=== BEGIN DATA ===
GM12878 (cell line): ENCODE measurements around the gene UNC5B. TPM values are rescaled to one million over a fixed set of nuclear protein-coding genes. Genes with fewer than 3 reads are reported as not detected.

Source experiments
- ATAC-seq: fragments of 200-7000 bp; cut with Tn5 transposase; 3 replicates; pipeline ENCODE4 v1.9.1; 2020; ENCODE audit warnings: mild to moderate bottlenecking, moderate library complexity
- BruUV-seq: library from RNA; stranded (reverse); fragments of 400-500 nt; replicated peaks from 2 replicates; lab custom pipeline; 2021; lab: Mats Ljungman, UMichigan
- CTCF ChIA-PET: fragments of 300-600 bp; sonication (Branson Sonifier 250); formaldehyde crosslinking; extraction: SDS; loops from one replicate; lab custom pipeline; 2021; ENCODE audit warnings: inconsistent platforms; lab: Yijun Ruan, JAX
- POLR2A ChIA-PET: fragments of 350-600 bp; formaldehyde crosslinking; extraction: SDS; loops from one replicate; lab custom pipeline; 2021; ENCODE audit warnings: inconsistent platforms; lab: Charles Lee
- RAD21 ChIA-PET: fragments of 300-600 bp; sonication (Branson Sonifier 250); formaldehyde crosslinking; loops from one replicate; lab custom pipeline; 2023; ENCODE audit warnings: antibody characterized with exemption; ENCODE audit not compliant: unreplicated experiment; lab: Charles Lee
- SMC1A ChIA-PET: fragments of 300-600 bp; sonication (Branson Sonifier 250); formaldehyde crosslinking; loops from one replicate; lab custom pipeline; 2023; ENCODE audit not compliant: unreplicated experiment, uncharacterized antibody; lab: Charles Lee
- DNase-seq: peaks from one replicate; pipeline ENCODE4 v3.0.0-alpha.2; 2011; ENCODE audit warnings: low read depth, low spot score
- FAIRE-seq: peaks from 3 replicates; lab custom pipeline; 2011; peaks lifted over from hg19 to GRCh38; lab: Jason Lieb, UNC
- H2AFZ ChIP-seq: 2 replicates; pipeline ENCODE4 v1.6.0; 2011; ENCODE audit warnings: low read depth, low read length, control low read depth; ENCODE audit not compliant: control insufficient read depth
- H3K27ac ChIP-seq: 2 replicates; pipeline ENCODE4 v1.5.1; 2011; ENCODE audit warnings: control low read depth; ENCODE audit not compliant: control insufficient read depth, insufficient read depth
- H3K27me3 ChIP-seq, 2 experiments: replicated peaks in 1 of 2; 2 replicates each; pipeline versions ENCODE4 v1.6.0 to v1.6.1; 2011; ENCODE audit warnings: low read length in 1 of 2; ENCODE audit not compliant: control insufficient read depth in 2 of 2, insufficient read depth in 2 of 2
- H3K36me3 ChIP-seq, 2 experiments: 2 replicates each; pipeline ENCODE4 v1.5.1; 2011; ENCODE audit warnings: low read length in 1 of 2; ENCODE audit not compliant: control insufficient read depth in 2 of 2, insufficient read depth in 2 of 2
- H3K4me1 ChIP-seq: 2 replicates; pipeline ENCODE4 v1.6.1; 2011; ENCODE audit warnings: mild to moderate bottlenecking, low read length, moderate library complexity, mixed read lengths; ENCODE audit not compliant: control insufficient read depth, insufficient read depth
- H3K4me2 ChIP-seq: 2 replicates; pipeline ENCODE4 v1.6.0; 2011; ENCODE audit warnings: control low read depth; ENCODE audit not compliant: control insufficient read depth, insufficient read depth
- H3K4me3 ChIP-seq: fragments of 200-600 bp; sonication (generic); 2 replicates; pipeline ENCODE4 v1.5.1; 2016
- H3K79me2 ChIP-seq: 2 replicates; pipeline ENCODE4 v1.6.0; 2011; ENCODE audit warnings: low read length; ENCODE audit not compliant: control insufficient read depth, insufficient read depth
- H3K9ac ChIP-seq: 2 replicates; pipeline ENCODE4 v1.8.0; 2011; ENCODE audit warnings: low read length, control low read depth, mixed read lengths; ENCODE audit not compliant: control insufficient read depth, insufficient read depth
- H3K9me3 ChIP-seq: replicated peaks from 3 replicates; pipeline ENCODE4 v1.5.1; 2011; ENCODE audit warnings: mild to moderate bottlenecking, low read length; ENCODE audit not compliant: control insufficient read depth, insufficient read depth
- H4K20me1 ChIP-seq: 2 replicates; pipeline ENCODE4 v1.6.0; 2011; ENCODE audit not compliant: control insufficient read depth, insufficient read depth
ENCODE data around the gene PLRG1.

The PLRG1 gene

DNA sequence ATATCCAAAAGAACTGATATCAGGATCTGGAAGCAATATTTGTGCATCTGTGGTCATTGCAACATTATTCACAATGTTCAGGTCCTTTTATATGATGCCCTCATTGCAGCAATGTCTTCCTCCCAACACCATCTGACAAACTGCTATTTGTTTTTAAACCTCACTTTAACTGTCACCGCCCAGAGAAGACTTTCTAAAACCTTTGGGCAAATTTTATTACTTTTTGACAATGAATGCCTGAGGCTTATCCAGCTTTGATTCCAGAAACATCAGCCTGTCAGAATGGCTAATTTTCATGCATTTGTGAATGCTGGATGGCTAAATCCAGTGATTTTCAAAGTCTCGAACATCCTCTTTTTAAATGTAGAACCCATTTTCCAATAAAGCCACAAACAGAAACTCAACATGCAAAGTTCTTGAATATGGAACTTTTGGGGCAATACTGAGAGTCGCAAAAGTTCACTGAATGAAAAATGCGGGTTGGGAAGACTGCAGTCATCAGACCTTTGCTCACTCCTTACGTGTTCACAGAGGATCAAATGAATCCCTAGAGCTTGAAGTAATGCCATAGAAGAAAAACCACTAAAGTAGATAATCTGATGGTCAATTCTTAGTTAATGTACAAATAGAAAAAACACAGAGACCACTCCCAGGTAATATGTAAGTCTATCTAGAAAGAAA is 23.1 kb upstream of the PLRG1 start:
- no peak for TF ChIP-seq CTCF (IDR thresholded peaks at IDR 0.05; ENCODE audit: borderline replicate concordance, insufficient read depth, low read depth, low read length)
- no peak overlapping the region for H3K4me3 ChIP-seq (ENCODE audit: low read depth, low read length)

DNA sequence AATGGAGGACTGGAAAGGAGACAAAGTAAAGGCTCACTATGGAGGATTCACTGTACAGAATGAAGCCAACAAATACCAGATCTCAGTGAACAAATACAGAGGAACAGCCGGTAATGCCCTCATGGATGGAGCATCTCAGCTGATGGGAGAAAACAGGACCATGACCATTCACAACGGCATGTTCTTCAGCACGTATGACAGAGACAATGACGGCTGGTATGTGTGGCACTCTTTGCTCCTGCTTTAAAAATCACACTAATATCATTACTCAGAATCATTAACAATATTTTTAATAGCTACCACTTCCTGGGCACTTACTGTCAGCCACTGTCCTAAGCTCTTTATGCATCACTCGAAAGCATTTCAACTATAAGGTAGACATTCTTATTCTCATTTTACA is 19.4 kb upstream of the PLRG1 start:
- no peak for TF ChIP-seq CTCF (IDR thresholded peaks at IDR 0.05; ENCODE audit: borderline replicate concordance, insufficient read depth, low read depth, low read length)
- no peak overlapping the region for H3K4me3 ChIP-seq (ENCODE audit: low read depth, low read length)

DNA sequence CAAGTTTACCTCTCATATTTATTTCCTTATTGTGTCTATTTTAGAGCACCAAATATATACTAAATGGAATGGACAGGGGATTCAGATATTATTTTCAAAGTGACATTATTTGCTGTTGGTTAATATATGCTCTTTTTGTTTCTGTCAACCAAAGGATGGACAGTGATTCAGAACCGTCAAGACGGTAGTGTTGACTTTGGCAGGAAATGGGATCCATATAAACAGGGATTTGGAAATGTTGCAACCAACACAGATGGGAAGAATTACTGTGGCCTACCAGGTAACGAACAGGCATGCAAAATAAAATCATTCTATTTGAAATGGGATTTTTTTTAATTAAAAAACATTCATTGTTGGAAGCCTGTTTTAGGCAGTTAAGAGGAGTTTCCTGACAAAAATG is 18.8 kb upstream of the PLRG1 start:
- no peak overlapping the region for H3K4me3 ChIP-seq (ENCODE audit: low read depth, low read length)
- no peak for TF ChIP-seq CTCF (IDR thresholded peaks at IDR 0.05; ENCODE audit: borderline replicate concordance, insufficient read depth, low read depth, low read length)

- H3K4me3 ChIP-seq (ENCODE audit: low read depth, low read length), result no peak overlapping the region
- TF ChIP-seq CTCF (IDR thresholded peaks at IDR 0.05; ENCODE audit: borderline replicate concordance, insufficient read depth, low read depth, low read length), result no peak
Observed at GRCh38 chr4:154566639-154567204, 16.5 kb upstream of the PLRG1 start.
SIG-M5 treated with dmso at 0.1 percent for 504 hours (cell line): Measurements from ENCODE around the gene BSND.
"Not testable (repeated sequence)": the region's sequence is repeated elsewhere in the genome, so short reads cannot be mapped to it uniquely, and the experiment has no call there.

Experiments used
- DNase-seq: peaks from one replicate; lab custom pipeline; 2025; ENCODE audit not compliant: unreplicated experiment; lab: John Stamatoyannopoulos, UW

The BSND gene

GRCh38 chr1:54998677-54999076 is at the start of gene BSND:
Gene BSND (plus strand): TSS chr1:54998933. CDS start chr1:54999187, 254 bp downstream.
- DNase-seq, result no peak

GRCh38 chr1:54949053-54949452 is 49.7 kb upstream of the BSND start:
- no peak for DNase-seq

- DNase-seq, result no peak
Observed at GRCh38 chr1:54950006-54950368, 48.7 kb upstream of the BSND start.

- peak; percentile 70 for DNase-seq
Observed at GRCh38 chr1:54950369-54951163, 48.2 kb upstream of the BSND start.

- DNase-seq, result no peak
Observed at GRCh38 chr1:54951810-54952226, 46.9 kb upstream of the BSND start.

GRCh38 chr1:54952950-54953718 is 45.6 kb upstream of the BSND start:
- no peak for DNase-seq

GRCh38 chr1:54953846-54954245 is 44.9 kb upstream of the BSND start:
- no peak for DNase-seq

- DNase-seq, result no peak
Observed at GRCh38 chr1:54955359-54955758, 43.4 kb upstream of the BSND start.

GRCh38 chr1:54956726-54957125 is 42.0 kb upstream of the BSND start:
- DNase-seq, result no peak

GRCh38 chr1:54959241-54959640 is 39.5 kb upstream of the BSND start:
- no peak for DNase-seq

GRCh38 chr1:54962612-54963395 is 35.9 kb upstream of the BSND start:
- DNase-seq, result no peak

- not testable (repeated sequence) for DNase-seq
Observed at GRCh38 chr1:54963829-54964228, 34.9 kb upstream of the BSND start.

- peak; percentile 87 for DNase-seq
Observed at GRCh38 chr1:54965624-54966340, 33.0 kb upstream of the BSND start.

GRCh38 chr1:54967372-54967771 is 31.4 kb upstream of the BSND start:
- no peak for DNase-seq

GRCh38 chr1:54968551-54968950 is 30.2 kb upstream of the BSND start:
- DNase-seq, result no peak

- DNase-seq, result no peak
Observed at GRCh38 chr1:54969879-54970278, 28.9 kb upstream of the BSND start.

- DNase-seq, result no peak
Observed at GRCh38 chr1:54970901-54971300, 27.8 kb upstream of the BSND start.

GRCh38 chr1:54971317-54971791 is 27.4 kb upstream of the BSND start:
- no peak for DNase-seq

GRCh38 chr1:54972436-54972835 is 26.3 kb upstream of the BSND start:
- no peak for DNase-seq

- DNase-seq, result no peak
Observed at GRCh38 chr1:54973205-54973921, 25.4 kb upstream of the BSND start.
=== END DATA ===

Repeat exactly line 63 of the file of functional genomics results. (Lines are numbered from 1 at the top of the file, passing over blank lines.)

- DNase-seq, result no peak